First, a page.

— My Double Life - The Memoirs of Sarah Bernhardt • Sarah Bernhardt

... better," remarked the Sun: and, thrusting one of his slender golden fingers through the window, he touched the stag's head upon the cover of the silver coffee-pot; glanced off, and sparkled in the cut glass of the goblets and egg-glasses; flickered across the white and gilt china; pierced the fiery heart of the diamond upon the ...
— Outpost • J.G. Austin

... go creak and clack, List while a lorn thrush calls and almost speaks; See willow-wrens with elderberries black Staining their slender beaks. ...
— Poems by Jean Ingelow, In Two Volumes, Volume II. • Jean Ingelow

... occasional turn at grubbing in the fields or working on the roads. There was no royal road to learning known at Kenyon in those days. Through all this Henry Winter Davis passed, bearing his part manfully; and knowing how heavily he taxed the slender purse of his aunt, he denied himself with such rigor that he succeeded, incredible as it may appear, in bringing his total expenses, including boarding and tuition, within the sum ...
— Oration on the Life and Character of Henry Winter Davis • John A. J. Creswell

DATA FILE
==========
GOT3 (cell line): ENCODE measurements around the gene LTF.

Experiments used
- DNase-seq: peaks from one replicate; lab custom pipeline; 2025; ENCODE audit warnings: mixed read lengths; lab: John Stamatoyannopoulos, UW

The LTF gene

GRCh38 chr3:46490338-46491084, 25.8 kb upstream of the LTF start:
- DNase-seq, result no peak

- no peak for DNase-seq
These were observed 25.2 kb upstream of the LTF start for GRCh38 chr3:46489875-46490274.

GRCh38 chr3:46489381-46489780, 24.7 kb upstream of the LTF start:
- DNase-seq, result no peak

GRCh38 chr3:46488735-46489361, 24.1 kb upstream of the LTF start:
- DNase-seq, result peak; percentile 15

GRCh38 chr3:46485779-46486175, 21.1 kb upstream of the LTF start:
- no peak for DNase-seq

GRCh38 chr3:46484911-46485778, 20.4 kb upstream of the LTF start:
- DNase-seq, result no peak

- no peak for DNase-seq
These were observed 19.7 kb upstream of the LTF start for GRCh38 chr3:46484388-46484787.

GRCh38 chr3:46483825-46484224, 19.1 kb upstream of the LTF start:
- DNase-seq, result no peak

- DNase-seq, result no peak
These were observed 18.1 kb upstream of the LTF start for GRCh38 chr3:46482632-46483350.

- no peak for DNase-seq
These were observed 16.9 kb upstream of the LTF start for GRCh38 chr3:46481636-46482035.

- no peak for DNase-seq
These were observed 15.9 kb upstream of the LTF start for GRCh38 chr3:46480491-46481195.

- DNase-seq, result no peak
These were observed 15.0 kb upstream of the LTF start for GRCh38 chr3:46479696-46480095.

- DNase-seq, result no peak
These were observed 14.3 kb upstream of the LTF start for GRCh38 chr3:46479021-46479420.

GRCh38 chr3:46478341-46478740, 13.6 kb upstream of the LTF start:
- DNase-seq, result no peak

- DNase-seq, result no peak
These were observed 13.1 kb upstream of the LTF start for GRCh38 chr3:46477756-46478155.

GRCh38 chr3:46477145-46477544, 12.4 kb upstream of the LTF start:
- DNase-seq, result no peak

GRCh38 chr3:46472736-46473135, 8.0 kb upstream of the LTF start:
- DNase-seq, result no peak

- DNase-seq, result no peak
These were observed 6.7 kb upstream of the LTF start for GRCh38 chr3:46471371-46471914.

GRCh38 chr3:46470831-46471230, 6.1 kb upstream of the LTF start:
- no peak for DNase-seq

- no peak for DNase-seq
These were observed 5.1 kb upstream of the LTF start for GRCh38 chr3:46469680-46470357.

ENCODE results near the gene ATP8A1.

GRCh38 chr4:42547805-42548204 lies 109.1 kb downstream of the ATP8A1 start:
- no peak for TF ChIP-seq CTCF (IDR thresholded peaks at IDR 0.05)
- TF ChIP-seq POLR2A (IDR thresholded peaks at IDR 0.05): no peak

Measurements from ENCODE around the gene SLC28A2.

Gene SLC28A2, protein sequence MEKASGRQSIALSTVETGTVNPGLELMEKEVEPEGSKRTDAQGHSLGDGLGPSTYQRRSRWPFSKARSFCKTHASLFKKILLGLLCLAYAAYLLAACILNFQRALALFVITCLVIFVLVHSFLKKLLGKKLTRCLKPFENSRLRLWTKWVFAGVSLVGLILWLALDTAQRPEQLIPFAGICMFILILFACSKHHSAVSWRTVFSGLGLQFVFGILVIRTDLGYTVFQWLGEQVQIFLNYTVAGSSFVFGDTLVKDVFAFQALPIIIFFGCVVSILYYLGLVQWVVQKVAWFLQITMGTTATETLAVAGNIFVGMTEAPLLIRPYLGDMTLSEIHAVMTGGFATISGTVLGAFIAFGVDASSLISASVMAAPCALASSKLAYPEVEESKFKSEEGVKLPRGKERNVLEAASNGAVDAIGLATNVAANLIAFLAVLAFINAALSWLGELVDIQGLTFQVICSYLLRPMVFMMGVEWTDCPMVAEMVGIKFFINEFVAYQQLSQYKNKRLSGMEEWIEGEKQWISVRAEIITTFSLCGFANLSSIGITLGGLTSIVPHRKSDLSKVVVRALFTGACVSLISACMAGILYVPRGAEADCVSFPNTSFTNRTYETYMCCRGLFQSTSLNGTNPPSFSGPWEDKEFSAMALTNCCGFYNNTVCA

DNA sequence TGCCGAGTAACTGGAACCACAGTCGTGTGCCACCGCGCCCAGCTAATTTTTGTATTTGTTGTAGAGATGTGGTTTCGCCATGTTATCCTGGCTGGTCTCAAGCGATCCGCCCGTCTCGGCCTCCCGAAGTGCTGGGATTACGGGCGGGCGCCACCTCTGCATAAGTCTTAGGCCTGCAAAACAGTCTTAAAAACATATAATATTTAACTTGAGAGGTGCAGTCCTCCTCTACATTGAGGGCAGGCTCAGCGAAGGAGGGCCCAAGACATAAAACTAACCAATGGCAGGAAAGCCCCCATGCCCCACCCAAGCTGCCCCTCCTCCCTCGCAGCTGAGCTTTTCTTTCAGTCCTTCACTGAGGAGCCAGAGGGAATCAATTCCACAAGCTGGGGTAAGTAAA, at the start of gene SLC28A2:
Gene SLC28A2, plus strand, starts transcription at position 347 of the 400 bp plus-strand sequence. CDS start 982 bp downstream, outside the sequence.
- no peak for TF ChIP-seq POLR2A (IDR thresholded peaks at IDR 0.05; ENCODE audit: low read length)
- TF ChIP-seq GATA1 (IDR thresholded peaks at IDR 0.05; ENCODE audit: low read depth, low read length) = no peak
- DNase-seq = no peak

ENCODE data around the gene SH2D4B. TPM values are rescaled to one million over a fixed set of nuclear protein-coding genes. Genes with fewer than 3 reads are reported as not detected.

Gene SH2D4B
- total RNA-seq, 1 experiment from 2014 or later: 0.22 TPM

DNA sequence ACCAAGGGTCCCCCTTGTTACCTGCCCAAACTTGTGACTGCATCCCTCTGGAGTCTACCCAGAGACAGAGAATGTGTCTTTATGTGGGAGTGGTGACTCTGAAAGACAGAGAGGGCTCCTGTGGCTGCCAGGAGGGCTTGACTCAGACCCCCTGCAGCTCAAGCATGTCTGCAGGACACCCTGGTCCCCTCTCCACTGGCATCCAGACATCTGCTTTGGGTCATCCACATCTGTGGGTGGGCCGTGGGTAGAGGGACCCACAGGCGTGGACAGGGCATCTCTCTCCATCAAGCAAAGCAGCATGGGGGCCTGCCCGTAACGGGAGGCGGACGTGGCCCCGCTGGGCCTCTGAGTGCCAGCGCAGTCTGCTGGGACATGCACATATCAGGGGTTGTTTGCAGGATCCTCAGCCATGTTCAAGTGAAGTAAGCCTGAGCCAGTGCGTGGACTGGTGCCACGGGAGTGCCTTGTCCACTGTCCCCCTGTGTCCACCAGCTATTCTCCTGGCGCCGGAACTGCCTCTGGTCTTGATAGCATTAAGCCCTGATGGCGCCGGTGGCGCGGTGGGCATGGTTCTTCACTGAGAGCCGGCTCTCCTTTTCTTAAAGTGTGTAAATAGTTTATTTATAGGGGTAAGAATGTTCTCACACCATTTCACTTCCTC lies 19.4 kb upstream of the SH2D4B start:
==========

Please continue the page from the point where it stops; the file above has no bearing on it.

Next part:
... rustling maids between; A very tulip-garden stirred To hear the fluting of a bird; Faint sunlight through the casement falls On cupids painted on the walls At play with doves. Precisely set Awaits the slender legged spinet Expectant of its happy lot, The while the player stays to twist The cobweb ruffle from his wrist. A pause, and then—(Ah, whisper not) Monseigneur ...
— The Dreamers - And Other Poems • Theodosia Garrison

... a party?'" she repeated in unconscious mimicry. "You mean you gave a party? A real Christian party? As recently as last winter? And you can't even remember what kind of a party it was?" Something in her slender brown throat fluttered ever so slightly. "Why, I've never even been to a Christian party—in all my life!" she said. "Though I can dance ...
— Little Eve Edgarton • Eleanor Hallowell Abbott

... a thousand sighs, and her heart was taken with him; for that he was of favour passing fair and pleasanter than zephyr or northern air; and she said, "O broker, I will be sold to none but to this my lord, owner of the handsome face and slender form ...
— The Book of the Thousand Nights and a Night, Volume 4 • Richard F. Burton

... law, and sued in the State courts, a State discharge may prevail. So far, effect has been given to State laws. I have great respect, habitually, for judicial decisions; but it has nevertheless, I must say, always appeared to me that the distinctions on which these decisions are founded are slender, and that they evade, without answering, the objections founded on the great political and commercial objects intended to be secured by this part of the Constitution. But these decisions, whether right or wrong, afford no effectual ...